Suite of Test Scores

• Nov 24, 2020 - 03:36

I've got an idea:

For the purposes of testing, both in advance and prior to a new version being issued, could the development team elect a dozen scores (with different typesetting features)? Both they and internal testers would put the desktop and mobile apps through their paces using these, and this would take place at any new release to catch regressions and other issues (helping maintain standards and functionality); some of which have also elicited bug-fix releases.


We have a test suite involving hundreds of scores already, carefully designed to exploit as many different layout features as possible, with automatic comparison of differences in results on each and every change to the code.

In reply to by Jojo-Schmitz

Thanks for the details and links.

As well as these m- and v-tests (small, independent samples), I still think we should nominate scores which would then be chosen by anyone in the team for 'official' specific use/checking at these stages (giving everyone a shared focus); they would embody certain characteristics. Some examples (I'm sure you could think of more):
1. A piano score with complex typesetting (such as the Rachmaninov one featured in this comparison)
2. Rock score (tablature, synthesisers and drumsets)
3. Full orchestral score (traditional instruments ranging from strings and brass to percussion)

In reply to by chen lung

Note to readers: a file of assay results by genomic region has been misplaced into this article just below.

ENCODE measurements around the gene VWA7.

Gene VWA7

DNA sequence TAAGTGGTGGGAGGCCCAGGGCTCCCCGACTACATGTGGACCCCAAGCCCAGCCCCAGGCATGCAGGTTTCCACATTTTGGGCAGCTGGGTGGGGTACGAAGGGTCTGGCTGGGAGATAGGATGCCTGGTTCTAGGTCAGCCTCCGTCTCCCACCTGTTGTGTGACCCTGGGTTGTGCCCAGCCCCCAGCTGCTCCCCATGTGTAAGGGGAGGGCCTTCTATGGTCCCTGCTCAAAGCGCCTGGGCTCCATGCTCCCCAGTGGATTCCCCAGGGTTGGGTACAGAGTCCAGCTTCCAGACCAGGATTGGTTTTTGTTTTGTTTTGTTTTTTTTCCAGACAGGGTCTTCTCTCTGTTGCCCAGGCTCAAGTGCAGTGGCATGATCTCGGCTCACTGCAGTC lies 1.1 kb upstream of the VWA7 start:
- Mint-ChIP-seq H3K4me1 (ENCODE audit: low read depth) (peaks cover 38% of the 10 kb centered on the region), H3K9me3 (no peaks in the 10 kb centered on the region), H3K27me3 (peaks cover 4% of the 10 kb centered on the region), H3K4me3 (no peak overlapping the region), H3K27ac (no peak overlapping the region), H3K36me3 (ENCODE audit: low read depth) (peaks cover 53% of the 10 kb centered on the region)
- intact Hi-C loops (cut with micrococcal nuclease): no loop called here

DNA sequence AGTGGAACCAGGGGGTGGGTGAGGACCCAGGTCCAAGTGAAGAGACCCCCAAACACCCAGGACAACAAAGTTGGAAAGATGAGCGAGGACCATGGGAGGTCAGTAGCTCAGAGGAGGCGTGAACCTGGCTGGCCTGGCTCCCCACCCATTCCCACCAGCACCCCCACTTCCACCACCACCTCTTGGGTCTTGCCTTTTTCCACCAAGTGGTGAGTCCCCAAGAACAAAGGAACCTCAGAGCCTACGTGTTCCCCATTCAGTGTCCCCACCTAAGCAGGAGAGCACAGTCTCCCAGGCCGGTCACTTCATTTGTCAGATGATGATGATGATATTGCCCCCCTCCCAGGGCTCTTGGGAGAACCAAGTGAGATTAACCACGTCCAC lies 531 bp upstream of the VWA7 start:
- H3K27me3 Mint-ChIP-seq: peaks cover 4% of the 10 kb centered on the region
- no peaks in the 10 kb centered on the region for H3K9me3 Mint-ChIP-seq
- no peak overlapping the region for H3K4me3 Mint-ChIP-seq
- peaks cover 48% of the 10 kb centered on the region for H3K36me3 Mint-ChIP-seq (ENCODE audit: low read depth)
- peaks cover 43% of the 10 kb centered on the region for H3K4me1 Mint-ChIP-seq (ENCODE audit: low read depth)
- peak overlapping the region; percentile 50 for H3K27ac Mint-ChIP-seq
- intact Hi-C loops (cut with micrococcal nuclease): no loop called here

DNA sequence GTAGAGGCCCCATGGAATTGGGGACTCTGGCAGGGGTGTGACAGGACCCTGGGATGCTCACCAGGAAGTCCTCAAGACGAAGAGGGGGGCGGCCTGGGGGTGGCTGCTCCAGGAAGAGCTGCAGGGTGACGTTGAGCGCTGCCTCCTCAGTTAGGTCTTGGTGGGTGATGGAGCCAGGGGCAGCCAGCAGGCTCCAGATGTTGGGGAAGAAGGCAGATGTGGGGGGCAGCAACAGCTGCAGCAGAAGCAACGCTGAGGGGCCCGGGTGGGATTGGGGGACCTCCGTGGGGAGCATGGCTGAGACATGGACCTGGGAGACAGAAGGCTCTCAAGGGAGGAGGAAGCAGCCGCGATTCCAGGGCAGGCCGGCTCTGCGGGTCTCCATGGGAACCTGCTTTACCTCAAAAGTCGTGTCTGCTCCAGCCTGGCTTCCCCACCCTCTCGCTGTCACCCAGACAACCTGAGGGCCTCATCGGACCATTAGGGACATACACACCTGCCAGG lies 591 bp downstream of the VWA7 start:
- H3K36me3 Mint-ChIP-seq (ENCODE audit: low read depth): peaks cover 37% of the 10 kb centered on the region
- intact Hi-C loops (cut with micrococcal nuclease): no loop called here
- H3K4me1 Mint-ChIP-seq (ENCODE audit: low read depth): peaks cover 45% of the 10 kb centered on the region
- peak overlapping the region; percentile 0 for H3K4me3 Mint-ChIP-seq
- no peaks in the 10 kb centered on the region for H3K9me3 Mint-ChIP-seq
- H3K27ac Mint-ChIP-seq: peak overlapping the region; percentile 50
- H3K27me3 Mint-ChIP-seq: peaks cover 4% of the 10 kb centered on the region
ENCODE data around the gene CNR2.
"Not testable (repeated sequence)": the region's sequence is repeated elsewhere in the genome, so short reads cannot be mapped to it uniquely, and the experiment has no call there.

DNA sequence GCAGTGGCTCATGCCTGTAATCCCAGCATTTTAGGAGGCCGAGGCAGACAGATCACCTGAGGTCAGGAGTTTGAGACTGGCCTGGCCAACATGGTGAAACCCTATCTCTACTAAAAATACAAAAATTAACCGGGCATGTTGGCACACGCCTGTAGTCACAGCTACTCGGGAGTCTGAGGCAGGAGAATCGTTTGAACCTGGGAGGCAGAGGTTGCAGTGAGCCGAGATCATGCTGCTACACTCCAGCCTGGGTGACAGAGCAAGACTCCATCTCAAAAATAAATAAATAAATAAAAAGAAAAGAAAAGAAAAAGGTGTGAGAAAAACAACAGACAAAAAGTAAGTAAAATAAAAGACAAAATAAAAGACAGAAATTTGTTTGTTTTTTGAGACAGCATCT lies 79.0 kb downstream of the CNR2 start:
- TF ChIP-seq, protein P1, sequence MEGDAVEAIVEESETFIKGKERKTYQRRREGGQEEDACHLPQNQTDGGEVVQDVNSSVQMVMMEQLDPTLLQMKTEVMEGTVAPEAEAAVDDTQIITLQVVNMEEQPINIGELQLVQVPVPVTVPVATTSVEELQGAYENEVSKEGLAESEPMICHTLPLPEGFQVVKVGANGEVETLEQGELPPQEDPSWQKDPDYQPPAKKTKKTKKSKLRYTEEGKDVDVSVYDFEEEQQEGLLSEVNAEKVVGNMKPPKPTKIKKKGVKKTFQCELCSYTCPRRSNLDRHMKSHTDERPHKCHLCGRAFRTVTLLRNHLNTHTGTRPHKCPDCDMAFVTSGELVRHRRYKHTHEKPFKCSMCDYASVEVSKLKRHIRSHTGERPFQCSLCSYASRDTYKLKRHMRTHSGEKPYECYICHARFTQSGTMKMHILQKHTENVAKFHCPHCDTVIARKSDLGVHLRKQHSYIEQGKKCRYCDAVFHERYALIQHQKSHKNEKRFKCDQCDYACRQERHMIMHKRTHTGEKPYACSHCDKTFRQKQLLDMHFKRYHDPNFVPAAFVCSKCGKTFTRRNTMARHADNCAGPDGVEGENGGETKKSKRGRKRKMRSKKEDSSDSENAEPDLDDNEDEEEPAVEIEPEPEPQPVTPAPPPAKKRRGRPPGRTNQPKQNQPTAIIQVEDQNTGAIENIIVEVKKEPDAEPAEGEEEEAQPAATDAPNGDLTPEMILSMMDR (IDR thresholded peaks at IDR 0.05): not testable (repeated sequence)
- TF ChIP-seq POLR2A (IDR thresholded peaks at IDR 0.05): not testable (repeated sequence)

The problem with trying to do automatic testing real-world scores is they are too dependent on too many different variables - if things change, it's difficult to pin down what is going on. Controlled tests are far superior for automated testing.

But for non automated testing, yes, real world scores are great, and as mentioned, that's exactly why we have nightly builds etc.

In reply to by Marc Sabatella

Thanks for the insight regarding implementation of full scores for automatic testing, but the idea was really for human testing. They would compliment one another.

Because our testers appreciate different music, having a particular set of recommended scores (let's say 6 for now) in the library would mean all of us can familiarise ourselves with their intended appearance and sound to better-detect discrepancies as part of regular testing. Incidentally, it might inspire us to create (small) samples from those for the automation side if there's a deficit.

In reply to by chen lung

And this is what I and others are saying can already happen, just find 6 users willing to install a nightly build and test one of their own scores. Since they are the ones familiar with the scores, they will be in the best position to evaluate any changes they see or hear.

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